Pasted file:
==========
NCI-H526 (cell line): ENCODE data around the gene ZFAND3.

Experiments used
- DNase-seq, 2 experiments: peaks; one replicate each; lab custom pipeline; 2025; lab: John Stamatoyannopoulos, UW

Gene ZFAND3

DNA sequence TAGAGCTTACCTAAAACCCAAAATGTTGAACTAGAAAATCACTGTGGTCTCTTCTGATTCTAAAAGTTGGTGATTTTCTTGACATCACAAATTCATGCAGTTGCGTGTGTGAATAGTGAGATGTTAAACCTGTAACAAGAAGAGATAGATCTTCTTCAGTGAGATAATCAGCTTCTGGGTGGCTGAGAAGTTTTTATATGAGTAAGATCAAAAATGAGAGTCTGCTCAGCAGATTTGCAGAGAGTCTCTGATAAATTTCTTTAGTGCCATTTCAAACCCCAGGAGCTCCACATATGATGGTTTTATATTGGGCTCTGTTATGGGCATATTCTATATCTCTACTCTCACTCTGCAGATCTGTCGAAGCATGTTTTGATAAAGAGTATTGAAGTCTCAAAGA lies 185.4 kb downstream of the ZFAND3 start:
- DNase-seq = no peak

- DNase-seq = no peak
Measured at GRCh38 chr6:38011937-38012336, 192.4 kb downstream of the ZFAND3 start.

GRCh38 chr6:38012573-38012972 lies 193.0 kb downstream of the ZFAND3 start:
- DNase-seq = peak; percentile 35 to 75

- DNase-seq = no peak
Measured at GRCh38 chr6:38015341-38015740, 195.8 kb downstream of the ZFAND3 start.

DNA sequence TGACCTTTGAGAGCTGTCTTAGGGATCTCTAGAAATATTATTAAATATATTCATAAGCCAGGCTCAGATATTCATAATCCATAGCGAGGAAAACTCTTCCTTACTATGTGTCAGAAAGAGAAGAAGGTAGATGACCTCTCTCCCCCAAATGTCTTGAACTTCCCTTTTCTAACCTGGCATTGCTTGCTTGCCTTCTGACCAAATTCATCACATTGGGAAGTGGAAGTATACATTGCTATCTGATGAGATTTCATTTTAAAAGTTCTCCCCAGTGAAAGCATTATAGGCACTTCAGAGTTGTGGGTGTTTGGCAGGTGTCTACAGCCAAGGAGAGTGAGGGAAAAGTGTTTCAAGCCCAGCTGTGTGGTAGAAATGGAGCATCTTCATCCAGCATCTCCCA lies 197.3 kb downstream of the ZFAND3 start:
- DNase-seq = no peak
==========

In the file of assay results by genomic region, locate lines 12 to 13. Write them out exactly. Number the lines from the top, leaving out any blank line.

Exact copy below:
Measured at GRCh38 chr6:38015341-38015740, 195.8 kb downstream of the ZFAND3 start.

DNA sequence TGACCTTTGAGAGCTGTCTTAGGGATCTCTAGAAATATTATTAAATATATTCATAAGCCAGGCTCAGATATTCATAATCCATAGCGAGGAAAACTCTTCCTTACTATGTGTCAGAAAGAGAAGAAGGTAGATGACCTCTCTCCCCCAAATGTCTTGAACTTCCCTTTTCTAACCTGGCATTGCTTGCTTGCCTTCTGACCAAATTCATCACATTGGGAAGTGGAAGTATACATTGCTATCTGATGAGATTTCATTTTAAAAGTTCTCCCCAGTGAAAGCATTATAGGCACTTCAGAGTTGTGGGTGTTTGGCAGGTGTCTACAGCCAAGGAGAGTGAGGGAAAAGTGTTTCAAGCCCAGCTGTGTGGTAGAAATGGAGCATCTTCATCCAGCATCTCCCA lies 197.3 kb downstream of the ZFAND3 start: